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Secession in International Law

A New Framework

Milena Sterio

Secession in International Law argues that the effective development of criteria on secession is a necessity in today’s world, because secessionist struggles can be analyzed through the legal lens only if we have specific legal rules to apply. Without legal rules, secessionist struggles are dominated by politics and sui generis approaches, which validate secessionist attempts based on geo-politics and regional states’ self-interest, as opposed to the law. By using a truly comparative approach, Milena Sterio has developed a normative international law framework on secession, which focuses on several factors to assess the legitimacy of a separatist quest.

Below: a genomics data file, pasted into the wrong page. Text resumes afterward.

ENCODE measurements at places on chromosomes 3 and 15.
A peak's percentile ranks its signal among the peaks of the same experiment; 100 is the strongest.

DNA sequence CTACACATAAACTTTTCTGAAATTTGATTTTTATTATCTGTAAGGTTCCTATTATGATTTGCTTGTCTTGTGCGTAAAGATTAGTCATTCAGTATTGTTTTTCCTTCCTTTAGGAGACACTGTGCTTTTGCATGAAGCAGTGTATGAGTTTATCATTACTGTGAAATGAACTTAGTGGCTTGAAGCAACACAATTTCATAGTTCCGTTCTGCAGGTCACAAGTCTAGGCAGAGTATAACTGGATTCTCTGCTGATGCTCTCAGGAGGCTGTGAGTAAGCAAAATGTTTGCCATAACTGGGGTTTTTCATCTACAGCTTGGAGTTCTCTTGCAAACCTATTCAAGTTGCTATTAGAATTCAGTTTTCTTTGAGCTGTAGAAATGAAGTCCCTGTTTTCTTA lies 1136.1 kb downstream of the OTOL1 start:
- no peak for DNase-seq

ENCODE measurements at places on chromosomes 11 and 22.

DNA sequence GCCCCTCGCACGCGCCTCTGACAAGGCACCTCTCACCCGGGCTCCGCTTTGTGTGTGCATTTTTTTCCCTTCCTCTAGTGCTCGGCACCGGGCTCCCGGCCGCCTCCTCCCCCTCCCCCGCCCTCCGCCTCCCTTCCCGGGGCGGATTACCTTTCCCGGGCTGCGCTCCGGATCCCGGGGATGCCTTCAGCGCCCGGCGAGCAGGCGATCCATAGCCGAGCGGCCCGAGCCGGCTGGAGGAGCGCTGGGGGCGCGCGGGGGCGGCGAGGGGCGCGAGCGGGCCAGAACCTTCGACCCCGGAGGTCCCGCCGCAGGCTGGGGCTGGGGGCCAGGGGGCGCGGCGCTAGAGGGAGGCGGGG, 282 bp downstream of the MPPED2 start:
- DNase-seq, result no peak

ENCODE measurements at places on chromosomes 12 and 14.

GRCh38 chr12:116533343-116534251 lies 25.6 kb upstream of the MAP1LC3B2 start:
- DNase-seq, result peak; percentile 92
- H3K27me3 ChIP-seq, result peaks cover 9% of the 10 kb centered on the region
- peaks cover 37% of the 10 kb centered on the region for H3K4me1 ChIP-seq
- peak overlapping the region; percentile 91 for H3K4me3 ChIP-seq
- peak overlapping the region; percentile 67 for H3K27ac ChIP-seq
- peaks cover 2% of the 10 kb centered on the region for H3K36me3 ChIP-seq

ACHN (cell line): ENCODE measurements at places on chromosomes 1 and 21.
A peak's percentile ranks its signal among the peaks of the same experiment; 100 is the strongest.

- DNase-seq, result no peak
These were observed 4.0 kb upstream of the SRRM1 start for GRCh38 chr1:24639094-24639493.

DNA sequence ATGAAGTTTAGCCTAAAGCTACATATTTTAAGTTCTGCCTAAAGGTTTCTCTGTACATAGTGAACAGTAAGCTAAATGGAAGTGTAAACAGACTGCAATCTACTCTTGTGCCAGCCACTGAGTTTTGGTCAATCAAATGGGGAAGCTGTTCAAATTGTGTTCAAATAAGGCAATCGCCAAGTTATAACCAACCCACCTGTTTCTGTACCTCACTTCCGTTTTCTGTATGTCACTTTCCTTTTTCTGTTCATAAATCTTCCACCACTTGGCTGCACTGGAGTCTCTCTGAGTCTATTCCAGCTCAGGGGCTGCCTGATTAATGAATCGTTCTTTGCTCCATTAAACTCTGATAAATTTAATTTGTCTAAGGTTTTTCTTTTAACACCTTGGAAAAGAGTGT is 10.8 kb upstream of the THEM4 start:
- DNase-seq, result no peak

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Chapter 6: Attempted secessions

Milena Sterio

Extract

This chapter analyzes cases of attempted secession, starting with the åaland Islands in the 1920s, through Quebec’s attempted secession from Canada, to the recent examples of Scotland and Catalonia. It examines whether in these instances secession failed because of a fulfillment of the right to internal self-determination for the secessionist entity, and under what differing circumstances these secessionist entities might accrue the right to external self-determination, leading to remedial secession. The chapter concludes that the right to self-determination does not lead to the right to secession and that, under extreme circumstances of oppression, the right to self-determination may justify the exercise of remedial secession by the abused people. However, the corollary to this is true—that peoples whose rights to internal autonomy and self-determination are respected by their mother states, as in the case of the åaland Islanders, Quebecois, Scots and Catalans, do not have the right to secede under international law.

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